Vita Bekker
The National
November 13, 2009 - 1:00am

Two weeks ago, Berlanty Azzam was blindfolded, handcuffed and driven from the West Bank to the Gaza Strip by Israeli soldiers who claimed the Palestinian university student was illegally residing in the occupied territory.

Ms Azzam’s expulsion and rough treatment by the Israeli military have drawn wide international media attention and have threatened to deepen a rift between the country and its US ally, the Jersusalem consul general for which was quoted in Israeli newspapers as saying he was “very concerned” by the incident.

Human rights activists say that the 22-year old senior at Bethlehem University has become a test case for the risk that some 25,000 Palestinians who live, work or study in the West Bank face in their possible removal from the area by Israel.

Yesterday, Israel’s Supreme Court held the first hearing on a petition filed by the Israeli human rights group Gisha on behalf of Ms Azzam, whom the army refused to grant permission to attend the session.

According to Gisha, the court criticised the military for expelling Ms Azzam without allowing her to meet with Gisha’s attorney, as it had promised the group it would do, and ordered the army to conduct another hearing in her presence next week.

Sari Bashi, head of Gisha, which advocates Palestinian freedom of movement, said Ms Azzam’s banishment was part of a growing Israeli campaign to expel Gazans from the West Bank. She added: “We know that Israel has territorial claims on the West Bank, and it is implementing policies that induce or force Palestinians to leave the West Bank for Gaza.”

Ms Bashi said that Gisha and other rights groups have received dozens of phone calls in recent weeks from Palestinians who have been deported or are in danger of such a move, which she said indicates that Israel is stepping up its policies.

Israeli officials, meanwhile, have denied that any such campaign exists. However, some say that Israel has been concerned that Hamas, the Islamist group that rules Gaza and which Israel considers a terrorist organisation, may use access to the West Bank to place its activists in the Israeli-occupied territory’s universities.

Israel, which controls all but one of Gaza’s border crossings, has imposed extremely tight restrictions on Palestinians leaving Gaza ever since Hamas violently took control of the enclave from the secular and more moderate Fatah movement in 2007.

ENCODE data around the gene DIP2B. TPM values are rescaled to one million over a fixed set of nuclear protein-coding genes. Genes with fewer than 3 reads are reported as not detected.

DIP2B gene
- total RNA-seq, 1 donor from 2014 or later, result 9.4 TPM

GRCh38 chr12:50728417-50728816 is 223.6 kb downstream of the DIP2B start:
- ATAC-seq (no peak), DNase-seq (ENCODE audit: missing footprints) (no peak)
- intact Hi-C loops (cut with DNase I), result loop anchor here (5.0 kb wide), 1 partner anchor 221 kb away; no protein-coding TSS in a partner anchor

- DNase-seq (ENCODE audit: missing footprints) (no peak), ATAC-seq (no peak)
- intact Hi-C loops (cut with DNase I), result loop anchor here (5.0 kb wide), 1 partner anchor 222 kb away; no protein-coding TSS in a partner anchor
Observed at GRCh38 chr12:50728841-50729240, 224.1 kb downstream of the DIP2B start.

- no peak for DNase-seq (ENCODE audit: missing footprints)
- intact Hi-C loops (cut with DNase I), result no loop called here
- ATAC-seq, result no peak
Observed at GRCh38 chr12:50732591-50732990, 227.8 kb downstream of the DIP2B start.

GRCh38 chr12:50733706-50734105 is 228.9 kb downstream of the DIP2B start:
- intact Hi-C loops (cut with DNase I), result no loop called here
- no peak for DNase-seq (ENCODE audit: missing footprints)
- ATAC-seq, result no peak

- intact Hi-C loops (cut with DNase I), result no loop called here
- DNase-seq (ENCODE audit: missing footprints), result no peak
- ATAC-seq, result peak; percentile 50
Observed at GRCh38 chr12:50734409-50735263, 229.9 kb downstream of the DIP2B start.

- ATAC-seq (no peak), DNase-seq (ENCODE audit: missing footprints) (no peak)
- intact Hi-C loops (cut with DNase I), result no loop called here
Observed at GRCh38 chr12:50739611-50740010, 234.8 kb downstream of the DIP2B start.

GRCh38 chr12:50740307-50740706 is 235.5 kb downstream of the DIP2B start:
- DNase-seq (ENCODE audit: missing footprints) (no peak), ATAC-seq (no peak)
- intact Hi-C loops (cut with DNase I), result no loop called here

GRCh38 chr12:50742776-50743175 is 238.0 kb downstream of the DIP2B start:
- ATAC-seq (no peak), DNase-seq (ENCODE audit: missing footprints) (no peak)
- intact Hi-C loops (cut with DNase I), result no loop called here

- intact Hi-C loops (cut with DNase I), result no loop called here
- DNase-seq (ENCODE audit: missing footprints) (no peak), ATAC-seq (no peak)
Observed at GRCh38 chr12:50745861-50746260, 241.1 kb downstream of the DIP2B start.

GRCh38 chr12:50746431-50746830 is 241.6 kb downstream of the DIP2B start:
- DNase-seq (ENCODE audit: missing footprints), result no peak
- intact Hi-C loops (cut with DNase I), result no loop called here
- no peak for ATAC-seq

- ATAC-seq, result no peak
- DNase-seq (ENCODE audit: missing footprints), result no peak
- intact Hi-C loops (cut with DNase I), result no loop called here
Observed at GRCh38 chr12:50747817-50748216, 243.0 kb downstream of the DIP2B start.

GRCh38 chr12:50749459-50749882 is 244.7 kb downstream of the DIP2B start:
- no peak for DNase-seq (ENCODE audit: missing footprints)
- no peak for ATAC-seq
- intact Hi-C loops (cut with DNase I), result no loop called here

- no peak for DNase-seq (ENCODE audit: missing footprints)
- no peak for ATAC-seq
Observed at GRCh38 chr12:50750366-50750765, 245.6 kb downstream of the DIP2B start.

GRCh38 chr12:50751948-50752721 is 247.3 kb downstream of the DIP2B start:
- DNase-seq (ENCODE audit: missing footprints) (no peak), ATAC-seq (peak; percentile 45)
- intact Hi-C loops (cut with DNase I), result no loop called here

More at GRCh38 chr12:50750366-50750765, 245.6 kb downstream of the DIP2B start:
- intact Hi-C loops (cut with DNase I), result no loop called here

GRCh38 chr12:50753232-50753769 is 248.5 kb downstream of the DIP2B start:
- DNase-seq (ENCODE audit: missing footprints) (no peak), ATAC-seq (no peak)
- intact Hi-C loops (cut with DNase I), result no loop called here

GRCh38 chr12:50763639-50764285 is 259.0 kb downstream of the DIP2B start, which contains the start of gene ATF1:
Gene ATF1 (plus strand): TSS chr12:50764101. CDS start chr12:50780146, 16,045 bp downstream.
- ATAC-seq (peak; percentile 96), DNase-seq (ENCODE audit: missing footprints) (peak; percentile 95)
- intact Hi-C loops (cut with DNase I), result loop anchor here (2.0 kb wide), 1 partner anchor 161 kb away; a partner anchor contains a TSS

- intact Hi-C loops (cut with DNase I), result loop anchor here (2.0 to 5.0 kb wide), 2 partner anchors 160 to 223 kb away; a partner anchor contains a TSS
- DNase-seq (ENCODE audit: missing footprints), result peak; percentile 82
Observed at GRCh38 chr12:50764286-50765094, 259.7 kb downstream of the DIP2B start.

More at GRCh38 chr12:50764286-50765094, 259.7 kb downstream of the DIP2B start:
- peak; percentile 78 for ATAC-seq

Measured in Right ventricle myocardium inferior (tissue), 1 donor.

According to Gisha, the thousands of potential deportees are considered illegal residents of the West Bank by Israel, which routinely rejects their requests for permission to register as residing in the area even though some of them have not lived in Gaza for decades. Israel also implements a blanket prohibition on Gazans like Ms Azzam from studying in the West Bank and has not loosened its ban despite a 2007 Israeli court order for the military to consider making some exceptions.

Ms Azzam, who is a practising Christian, said she had sought to study in the West Bank because she worried of encountering discrimination in the universities in Gaza, which she claimed were heavily influenced by Hamas’s Islamist agenda. So in 2005, after her request for a permit to study in the West Bank was denied three times by Israel, she headed to Bethlehem using a five-day travel permit she had managed to obtain in order to participate in a religious conference in the town, and has remained there, saying it was her only way to attend the school.

Ms Azzam said that in the past four years, she lived in fear that Israeli soldiers would stop her to ask for identification documents during her frequent trips to visit friends in the West Bank city of Ramallah, about an hour’s drive from Bethlehem.

On the afternoon of October 28, her fear was realised. On her way back from Ramallah, where she had gone to be interviewed for a possible part-time job as a saleswoman, she was ordered to get out of a taxi at an army checkpoint after soldiers spotted a Gaza home address on her ID. Following a six-hour wait, she was put, handcuffed and blindfolded, into a military jeep and shortly afterwards dumped at Israel’s border crossing with Gaza in an experience she later described as “frightening and dehumanising”.

Speaking by telephone from her parents’ home in Gaza City, she recalled her fear and added: “It was very scary – I felt like a criminal.”

At the time of her expulsion from the West Bank, Ms Azzam was just two months shy of earning her degree in business administration, which she had hoped would help her get a job in the United Arab Emirates, where her two brothers live.

While Ms Azzam’s professors have tried helping her keep up with homework by e-mailing her assignments in the past two weeks, she is worried that may not be enough to conclude her studies.

She said: “The four years will go to waste if I don’t complete this degree. This was my key to start a business career, and in one instant it could be gone.”


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